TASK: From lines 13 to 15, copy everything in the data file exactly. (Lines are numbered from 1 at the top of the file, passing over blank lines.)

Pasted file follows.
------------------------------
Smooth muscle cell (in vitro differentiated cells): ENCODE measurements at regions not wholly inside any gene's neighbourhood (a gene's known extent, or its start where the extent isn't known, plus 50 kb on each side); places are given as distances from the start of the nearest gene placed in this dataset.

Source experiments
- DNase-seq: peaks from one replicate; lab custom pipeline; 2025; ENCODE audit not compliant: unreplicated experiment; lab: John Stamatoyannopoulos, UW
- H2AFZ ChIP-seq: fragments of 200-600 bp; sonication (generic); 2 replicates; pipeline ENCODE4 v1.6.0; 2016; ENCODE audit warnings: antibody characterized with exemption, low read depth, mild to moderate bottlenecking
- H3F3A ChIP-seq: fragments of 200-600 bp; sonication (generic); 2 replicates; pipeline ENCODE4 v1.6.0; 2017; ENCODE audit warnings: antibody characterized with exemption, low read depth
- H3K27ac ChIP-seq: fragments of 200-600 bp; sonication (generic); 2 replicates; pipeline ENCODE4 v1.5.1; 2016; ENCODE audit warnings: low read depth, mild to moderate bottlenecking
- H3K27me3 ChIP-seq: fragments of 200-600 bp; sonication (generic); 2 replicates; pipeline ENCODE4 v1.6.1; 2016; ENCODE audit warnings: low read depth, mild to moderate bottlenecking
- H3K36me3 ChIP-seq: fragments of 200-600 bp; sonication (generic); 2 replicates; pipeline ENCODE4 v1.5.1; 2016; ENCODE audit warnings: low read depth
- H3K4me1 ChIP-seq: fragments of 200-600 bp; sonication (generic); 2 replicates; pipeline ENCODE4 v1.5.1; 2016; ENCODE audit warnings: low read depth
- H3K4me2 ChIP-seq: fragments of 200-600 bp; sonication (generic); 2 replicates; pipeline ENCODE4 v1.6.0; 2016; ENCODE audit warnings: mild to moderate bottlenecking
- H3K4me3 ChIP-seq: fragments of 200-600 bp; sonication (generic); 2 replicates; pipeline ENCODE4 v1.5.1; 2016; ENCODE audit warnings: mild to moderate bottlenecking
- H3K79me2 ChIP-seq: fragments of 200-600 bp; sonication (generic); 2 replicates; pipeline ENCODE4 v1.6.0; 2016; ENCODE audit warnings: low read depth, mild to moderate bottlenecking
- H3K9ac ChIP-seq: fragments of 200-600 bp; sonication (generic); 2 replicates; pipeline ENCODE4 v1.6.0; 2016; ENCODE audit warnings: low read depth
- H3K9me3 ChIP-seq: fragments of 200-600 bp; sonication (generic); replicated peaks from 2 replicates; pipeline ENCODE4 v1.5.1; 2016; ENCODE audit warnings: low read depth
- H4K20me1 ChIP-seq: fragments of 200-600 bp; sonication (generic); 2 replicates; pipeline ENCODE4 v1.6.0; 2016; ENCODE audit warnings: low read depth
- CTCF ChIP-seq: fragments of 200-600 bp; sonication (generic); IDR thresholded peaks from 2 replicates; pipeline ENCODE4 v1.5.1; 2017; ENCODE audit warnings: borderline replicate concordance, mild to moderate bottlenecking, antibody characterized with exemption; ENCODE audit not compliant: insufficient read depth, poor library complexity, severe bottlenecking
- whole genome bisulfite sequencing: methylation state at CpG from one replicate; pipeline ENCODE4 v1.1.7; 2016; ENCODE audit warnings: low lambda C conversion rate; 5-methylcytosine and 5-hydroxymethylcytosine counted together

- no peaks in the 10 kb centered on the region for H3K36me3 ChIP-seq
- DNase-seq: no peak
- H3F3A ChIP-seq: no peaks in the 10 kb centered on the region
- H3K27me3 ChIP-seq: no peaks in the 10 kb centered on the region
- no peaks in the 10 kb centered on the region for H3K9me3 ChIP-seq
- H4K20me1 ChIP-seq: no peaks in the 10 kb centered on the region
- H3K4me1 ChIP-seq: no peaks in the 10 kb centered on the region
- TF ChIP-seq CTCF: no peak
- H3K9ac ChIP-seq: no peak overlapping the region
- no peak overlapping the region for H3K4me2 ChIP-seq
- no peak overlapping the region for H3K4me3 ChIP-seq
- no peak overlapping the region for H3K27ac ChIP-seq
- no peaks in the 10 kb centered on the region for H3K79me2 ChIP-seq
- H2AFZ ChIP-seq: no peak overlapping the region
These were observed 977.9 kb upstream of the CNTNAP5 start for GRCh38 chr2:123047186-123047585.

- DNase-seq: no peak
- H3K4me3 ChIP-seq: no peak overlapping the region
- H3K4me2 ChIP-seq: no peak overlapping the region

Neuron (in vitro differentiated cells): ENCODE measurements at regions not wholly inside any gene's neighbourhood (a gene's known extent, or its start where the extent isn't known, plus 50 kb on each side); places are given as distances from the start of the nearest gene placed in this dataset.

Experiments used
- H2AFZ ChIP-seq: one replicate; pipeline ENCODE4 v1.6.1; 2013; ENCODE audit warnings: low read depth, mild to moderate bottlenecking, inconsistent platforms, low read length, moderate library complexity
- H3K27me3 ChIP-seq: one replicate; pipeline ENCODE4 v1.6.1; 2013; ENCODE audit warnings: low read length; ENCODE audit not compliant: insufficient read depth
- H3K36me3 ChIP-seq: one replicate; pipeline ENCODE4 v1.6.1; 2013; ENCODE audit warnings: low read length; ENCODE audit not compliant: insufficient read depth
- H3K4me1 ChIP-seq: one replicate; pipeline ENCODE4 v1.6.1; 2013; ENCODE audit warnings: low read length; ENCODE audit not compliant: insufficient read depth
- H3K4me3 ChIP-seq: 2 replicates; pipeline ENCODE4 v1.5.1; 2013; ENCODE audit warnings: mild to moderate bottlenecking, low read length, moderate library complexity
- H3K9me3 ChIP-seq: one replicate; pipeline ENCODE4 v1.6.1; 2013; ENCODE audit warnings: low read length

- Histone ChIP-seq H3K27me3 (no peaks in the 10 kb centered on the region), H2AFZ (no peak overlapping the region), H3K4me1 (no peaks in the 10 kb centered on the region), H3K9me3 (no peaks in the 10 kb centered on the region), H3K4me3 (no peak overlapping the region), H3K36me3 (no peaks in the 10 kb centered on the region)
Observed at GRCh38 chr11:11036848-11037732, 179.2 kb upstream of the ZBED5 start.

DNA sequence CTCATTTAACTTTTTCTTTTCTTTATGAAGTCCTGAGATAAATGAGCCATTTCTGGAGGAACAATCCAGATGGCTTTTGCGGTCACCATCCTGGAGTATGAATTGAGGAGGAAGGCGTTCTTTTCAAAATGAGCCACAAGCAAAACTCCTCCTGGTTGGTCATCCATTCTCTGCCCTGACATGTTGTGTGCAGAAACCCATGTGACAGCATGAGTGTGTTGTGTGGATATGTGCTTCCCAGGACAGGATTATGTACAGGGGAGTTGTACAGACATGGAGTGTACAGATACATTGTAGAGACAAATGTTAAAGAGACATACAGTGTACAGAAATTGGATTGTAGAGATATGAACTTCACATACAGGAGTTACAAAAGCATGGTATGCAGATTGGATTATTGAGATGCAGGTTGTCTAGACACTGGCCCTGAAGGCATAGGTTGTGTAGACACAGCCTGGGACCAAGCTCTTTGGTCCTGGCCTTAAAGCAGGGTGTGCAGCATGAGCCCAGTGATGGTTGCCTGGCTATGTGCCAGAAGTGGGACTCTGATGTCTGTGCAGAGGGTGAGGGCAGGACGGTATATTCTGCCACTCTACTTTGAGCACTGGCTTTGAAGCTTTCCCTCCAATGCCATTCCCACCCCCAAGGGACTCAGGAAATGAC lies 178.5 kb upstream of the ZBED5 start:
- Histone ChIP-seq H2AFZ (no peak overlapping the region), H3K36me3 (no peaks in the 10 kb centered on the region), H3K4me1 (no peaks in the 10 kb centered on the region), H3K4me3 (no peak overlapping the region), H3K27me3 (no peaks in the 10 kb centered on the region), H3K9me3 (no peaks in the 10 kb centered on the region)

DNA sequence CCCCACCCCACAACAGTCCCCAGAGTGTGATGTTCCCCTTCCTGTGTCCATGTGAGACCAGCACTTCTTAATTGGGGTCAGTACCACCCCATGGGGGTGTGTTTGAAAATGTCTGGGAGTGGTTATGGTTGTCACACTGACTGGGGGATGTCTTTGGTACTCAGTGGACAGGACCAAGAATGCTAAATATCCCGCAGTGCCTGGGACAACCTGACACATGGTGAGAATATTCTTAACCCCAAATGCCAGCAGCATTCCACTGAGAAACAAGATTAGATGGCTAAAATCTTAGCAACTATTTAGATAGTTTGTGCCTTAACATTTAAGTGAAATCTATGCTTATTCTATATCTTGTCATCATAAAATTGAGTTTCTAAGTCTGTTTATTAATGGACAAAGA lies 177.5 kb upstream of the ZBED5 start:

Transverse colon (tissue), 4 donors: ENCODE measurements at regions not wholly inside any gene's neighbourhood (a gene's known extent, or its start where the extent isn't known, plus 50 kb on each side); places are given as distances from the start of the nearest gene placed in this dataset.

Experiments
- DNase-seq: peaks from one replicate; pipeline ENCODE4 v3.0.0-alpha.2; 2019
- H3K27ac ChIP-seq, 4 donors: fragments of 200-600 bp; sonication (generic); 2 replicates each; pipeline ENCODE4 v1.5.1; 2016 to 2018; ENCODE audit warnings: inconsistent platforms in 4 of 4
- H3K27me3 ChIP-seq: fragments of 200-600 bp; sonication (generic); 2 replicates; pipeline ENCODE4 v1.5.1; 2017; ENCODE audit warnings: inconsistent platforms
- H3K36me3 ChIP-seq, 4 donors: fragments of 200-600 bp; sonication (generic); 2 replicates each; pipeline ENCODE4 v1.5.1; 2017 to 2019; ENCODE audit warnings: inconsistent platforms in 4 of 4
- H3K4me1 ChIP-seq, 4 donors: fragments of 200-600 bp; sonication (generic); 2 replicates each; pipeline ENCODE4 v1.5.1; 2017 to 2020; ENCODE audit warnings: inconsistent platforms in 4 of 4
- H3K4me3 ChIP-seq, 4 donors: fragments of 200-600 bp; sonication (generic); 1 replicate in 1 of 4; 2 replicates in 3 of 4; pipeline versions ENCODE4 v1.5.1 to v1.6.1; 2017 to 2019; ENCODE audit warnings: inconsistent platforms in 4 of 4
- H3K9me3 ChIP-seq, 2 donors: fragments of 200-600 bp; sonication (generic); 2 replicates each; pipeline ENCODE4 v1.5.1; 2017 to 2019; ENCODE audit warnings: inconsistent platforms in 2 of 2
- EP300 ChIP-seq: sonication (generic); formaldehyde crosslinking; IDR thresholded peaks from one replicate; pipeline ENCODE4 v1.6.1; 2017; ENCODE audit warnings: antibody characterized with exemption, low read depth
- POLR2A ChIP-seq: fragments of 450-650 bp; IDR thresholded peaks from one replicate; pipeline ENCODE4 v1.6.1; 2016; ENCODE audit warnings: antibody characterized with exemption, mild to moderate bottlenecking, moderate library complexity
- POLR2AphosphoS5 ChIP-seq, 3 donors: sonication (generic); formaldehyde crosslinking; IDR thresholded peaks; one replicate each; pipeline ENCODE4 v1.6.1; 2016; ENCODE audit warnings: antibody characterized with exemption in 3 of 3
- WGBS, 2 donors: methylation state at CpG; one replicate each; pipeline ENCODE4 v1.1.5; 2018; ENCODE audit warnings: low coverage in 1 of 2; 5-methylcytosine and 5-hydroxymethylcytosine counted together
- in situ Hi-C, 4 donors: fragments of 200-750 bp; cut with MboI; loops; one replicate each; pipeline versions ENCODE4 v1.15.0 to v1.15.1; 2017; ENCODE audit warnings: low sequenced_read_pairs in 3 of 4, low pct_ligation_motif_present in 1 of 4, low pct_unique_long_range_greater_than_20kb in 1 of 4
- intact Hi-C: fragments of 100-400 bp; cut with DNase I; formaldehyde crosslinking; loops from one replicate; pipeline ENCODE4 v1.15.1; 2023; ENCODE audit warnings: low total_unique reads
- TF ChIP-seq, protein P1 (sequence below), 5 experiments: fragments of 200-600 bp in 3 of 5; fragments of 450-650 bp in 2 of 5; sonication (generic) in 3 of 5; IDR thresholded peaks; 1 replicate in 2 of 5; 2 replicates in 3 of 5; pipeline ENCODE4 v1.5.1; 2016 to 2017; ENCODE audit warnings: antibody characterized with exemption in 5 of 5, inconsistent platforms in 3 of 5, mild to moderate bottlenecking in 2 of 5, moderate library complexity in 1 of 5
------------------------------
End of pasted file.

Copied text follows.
- H3K9ac ChIP-seq: fragments of 200-600 bp; sonication (generic); 2 replicates; pipeline ENCODE4 v1.6.0; 2016; ENCODE audit warnings: low read depth
- H3K9me3 ChIP-seq: fragments of 200-600 bp; sonication (generic); replicated peaks from 2 replicates; pipeline ENCODE4 v1.5.1; 2016; ENCODE audit warnings: low read depth
- H4K20me1 ChIP-seq: fragments of 200-600 bp; sonication (generic); 2 replicates; pipeline ENCODE4 v1.6.0; 2016; ENCODE audit warnings: low read depth